Alongside that, last October the Hangzhou Spark opened up a state of the art practice facility to house their franchise for the foreseeable future. With that kind of resume laid out on the table, it is difficult to argue with what they’ve invested in competitive Overwatch and all the facets that surround it.

Let’s be clear here, the Hangzhou Spark is making a statement this coming year. A statement of intent, a statement that they are coming into 2021 ready to return to the form. However, there is a bit of a shadow, a proverbial “Witch of the Wastes”, that looms over the size of their roster.

It is not easy being old, nor is it easy to manage such a large roster. Historically speaking, Overwatch League built at the max scale have had a difficult time functioning and the Hangzhou Spark strut into the 2021 Overwatch League boasting a twelve-man roster.

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In an interview with Florida Mayhem’s Vice President of Esports Operations, Albert "yeHHH" Yeh, the problems are directly explained from a position of tangible experience. When asked about the Mayhem’s goals for the upcoming season, yeHHH cited the narrative that larger rosters were looked at favourably but did not live up to expectations. 

“I was looking at a bunch of comments on Reddit, and I think there is this narrative that you need a certain number of players, like a minimum threshold of players to be a good team,” yeHHH said. “I think someone said, ‘you have to have at least ten [players] to be a good team because all the top teams had ten.’ Well, how many of those players played?” 

He goes on to further explain in a follow-up question the logistic on why having an extensive roster is incredibly difficult to handle. From getting players proper practice time to the moral of having to be benched for an extended amount of time, the Hangzhou Spark have their work cut out for them if they want to be the outliers to the rule.

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Now when we look at the individuals on the 2021 Spark roster, the imposing depth of the team is impressive. They’ve brought in rookie talents like Zheng "Shy" Yangjie and Lee "MCD" Jeong-ho who can easily fill the role of Calcifer in the Spark’s “moving castle” motif. This also could quite easily enable the teams own “lost prince”, Park "Architect" Minho, to return to his thrown as a premier DPS ace in the league as well. This promising amalgamation of a team houses within its many corridors, a large and diverse roster, but is their roster up to the task of competing in a region that is only getting more difficult?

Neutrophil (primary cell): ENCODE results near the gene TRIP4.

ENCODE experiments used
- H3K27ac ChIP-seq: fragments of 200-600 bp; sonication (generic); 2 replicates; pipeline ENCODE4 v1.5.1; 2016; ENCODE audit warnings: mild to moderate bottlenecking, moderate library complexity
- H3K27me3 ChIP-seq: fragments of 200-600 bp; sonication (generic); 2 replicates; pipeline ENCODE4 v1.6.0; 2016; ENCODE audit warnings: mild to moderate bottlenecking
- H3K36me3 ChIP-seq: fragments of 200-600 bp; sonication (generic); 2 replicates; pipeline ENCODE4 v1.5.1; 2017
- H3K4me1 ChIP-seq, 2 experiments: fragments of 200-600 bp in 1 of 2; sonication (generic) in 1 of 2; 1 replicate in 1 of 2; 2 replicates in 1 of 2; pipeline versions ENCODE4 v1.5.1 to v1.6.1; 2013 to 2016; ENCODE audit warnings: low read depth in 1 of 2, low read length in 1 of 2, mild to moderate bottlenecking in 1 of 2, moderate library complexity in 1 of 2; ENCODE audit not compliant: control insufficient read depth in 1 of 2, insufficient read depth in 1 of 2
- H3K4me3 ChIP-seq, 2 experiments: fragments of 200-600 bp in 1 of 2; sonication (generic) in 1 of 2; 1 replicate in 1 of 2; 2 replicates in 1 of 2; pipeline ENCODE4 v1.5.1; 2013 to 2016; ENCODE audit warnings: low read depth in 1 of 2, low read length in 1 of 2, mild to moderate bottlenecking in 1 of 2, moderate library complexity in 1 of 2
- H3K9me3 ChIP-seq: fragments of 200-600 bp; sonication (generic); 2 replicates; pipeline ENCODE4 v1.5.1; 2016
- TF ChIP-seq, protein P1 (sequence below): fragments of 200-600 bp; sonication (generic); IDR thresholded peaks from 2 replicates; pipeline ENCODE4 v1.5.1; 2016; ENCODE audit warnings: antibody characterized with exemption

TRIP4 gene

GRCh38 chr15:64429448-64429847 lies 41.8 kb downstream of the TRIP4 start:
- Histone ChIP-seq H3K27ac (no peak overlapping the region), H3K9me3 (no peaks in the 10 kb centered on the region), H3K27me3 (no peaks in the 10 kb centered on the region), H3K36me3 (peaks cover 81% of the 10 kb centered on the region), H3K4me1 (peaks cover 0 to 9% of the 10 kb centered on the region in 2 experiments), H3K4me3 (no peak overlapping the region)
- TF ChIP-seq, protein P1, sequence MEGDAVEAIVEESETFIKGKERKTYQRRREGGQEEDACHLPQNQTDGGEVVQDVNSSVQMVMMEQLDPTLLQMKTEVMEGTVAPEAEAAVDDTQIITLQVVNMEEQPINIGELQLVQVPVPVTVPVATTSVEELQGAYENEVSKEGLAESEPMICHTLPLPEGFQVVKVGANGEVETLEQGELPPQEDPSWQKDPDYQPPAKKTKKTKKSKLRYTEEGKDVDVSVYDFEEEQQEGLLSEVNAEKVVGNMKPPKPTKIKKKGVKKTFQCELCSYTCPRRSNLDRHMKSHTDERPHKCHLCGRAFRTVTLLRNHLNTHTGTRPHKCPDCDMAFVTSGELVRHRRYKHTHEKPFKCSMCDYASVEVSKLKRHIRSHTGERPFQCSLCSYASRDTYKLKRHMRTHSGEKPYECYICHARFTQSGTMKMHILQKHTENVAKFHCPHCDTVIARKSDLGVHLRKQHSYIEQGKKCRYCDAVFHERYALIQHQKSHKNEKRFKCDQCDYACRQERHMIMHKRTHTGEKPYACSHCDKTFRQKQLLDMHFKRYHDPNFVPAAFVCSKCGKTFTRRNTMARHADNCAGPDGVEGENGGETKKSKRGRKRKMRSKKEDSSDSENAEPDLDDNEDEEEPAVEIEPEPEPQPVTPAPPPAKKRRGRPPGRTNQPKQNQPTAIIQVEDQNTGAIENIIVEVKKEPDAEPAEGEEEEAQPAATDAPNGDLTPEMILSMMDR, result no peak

100% they are, that’s undeniable, but that isn’t where our focus should be placed. The key takeaway here should not be performance-driven, rather a measure of their structure and how much value they can garner from what they’ve built. The real win here for the 2021 Hangzhou Spark is investing heavily into a long term system that can properly sustain their large roster with the goal of full utilising how versatile it has shown itself to be. Ideally, we see an advancement of the 2018 tiered Los Angeles Valiant system, an advancement of the 2019 Seoul Dynasty “Control team”, things of that nature. There is intrinsic value in creating something that is versatile, you can’t ignore that, but to what degree it can be used is the key. 

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The Hangzhou Spark has built something impressive, from the marketing to the investment in the amateur division, to their diverse and deep roster—it is all there. 

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It all depends on the Spark’s execution. 

It’s time to get cooking. Let’s hope all their bacon doesn’t burn.

 

Images via Blizzard Entertainment